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Pluto

  1. Entertainment

    Pluto Confronts Neil deGrasse Tyson Face-To-Face, Still Not A Planet [VIDEO]

    It's no secret that we at Geekosystem love Neil deGrasse Tyson - and the epic premiere of Cosmos last week didn't exactly help with our obsession. Tyson hit up Late Night on Friday and was confronted by his oldest frenemy: a dejected and de-planetified Pluto. Watch how the big fight goes down, and prepare to love NDT just a little bit more.

    Read on...
  2. Space

    If We Had a Really Big Telescope, Could We See Star Wars?

    Everyone likes watching Star Wars. They're awesome movies, and I think we've all had that majorly trippy moment when we realize "A long time ago" means that everything we're watching happened in the past. But if it was so long ago, and so far away, that the light is reaching us now-- does that mean we could theoretically watch Star Wars live?

    Read on...
  3. Space

    Watch Live as SETI Institute Announces Official Names of Pluto’s Smallest Known Moons

    Today at 12:00 PM EDT you can jump on a Google Hangout with SETI to hear the official naming of Pluto's two smallest known moons. SETI held a vote a few months ago, and the winning names were "Vulcan" and "Cerberus." Cerberus is already the name of an asteroid, so to avoid any confusion they're expected to use the alternate Greek spelling "Kerberos." We've got the live video right here.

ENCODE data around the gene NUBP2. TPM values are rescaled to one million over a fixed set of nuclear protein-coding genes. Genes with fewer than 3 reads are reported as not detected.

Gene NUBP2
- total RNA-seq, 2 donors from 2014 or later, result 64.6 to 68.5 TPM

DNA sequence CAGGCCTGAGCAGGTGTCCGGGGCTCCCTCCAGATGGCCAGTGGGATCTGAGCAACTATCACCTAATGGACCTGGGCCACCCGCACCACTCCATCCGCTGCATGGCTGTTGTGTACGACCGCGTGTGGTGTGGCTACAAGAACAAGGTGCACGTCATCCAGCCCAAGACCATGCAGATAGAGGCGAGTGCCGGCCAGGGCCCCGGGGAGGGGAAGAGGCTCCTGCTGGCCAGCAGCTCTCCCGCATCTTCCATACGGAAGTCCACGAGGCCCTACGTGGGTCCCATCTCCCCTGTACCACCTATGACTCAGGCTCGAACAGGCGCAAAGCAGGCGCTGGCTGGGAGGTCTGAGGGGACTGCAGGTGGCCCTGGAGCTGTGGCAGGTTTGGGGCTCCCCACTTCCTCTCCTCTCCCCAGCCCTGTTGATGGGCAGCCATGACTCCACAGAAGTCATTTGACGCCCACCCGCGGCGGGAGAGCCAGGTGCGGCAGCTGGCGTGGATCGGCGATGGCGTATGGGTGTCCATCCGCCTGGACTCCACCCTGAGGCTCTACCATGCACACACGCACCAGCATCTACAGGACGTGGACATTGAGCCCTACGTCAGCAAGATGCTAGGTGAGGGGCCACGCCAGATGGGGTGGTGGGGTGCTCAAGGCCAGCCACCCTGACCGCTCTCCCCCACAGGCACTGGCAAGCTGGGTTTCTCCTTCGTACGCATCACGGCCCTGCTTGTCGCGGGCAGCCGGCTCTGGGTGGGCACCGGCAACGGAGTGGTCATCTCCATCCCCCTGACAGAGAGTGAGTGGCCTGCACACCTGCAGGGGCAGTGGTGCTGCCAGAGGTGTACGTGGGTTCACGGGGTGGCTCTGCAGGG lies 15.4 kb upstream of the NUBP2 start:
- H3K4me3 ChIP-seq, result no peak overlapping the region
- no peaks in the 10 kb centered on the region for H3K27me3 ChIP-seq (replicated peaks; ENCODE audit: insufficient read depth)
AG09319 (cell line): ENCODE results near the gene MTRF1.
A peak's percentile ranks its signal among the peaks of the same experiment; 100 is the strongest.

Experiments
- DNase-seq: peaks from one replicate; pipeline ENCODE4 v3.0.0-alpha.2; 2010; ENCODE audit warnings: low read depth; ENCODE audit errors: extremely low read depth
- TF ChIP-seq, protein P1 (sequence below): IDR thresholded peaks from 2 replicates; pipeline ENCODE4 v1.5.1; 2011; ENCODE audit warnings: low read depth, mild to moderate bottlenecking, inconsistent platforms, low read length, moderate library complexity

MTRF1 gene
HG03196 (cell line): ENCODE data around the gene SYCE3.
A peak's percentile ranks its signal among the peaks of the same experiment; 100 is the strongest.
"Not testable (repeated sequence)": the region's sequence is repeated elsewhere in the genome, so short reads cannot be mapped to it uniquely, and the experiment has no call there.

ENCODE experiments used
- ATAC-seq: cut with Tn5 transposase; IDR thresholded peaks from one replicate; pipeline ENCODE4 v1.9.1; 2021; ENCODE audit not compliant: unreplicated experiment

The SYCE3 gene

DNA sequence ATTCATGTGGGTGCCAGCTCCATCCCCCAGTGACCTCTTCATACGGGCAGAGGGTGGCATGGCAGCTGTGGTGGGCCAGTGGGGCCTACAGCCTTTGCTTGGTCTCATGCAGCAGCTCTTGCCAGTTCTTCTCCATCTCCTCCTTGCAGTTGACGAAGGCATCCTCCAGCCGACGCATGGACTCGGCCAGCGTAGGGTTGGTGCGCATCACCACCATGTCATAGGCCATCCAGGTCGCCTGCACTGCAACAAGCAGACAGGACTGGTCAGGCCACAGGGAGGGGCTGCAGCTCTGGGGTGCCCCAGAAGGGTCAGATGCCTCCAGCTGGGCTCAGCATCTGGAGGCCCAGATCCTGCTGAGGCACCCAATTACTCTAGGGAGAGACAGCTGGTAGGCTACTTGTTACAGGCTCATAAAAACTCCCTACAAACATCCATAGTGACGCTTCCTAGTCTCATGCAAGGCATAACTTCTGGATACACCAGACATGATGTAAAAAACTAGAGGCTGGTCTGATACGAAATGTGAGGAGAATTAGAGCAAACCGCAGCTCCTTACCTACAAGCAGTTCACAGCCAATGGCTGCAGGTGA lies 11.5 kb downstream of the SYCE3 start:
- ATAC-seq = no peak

Read on...
  4. Space

    The Nerds Win! Plutonian Moons Have Been Named

    First the SETI Institute put it up for vote, then the geeks and nerds swarmed the Internet, and now it's as certain as it can be before the International Astronomical Union (IAU) makes the final call: The names of last two moons of Pluto have been chosen, courtesy of 450,324 votes and William Shatner. And the Plutonian award goes to....

    Read on...
  5. Space

    William Shatner Leads the Charge to Name Pluto’s Moons

    We should have known! When SETI announced that the public could vote to name the fourth and fifth moons of Pluto, they also allowed voters to suggest their own. Given the demographic of astronomy and sci-fi fans, this new twist in the space-time continuum should have been inevitable: William Shatner rallied Star Trek fans to vote for the added name of Vulcan -- and now it's winning! Read on to learn about the other contenders.

    Read on...
  6. Space

    This Day In Geek History: Pluto Was Discovered Today in 1930

    We little humans on our floating rock discover celestial bodies long after the they were born -- we kind of can't help it -- but when we do, the date is a big deal to us. On this day in 1930, astronomer Clyde Tombaugh examined some photographs he'd taken and discovered our very own Pluto.